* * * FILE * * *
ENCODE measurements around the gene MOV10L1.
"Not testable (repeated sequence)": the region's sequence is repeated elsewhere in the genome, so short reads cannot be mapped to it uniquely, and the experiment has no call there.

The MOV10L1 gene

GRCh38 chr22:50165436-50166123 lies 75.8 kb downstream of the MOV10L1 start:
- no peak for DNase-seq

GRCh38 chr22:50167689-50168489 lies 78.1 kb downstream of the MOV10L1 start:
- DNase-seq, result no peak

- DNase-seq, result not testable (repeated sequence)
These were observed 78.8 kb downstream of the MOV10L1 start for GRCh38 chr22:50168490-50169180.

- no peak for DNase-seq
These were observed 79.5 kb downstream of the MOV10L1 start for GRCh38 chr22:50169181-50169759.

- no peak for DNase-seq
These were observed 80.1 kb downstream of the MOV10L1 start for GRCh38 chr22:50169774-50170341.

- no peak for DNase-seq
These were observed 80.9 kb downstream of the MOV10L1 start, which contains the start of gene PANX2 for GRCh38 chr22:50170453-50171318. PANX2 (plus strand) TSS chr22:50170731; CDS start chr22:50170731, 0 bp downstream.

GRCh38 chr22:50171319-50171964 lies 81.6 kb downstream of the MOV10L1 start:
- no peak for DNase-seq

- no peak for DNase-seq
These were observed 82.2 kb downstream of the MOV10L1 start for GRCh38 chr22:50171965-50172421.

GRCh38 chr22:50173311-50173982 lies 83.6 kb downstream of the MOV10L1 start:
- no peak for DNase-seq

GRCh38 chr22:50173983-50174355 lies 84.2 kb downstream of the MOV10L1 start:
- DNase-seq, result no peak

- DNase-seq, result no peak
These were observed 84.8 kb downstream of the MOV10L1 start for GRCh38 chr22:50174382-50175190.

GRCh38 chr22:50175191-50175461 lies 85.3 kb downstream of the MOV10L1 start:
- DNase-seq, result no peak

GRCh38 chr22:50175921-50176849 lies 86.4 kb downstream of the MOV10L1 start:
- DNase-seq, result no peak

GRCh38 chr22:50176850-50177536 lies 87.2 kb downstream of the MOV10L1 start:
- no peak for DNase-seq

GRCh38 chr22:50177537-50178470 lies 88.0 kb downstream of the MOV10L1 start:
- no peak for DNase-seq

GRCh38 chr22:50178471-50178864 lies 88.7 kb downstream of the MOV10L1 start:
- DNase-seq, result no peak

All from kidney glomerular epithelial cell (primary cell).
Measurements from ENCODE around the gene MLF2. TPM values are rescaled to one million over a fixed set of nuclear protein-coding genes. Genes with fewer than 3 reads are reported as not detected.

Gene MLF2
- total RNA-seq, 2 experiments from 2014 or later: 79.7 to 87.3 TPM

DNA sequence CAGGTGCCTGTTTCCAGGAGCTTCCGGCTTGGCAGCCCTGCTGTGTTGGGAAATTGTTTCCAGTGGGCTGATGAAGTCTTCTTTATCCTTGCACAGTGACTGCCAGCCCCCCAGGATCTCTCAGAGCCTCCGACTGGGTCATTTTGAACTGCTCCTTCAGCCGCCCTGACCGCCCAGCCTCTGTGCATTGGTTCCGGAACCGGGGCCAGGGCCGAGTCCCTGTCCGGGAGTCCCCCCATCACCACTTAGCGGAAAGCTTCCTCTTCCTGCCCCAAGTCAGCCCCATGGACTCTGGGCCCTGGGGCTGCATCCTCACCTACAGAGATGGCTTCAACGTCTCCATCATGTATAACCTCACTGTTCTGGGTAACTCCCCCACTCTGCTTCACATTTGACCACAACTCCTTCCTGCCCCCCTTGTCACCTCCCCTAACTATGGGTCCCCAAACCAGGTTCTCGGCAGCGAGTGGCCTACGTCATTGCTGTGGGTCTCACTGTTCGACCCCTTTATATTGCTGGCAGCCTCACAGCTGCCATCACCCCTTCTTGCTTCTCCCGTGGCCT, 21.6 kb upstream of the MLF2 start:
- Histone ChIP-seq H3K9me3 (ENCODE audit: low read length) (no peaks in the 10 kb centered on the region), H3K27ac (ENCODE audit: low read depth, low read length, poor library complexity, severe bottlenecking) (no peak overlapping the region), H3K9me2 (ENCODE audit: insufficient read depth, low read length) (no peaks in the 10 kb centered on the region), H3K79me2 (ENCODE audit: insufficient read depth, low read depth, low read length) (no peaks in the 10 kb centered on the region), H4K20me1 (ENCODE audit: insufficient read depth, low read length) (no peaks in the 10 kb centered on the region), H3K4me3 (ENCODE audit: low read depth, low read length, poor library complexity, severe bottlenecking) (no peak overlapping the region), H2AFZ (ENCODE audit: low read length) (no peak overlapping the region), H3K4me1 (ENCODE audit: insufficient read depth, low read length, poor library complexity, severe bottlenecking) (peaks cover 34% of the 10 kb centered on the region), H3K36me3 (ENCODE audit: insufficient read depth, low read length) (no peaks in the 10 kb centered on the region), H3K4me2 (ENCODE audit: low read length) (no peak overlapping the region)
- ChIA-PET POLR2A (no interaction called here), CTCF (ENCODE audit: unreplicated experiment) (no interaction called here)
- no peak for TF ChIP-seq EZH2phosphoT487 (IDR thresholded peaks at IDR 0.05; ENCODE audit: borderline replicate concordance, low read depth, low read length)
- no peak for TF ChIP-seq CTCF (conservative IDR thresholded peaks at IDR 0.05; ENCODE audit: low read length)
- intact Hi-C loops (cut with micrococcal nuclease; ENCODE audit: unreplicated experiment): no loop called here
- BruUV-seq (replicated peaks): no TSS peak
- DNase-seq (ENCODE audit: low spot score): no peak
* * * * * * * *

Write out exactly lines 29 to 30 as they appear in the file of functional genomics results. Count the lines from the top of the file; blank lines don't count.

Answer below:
- DNase-seq, result no peak

GRCh38 chr22:50176850-50177536 lies 87.2 kb downstream of the MOV10L1 start: